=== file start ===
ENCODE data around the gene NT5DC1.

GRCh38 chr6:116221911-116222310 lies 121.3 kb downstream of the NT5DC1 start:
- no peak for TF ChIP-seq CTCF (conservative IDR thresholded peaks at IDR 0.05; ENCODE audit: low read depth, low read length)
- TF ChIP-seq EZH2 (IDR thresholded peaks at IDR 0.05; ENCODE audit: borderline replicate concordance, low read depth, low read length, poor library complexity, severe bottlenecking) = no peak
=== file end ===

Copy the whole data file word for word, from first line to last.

ENCODE data around the gene NT5DC1.

GRCh38 chr6:116221911-116222310 lies 121.3 kb downstream of the NT5DC1 start:
- no peak for TF ChIP-seq CTCF (conservative IDR thresholded peaks at IDR 0.05; ENCODE audit: low read depth, low read length)
- TF ChIP-seq EZH2 (IDR thresholded peaks at IDR 0.05; ENCODE audit: borderline replicate concordance, low read depth, low read length, poor library complexity, severe bottlenecking) = no peak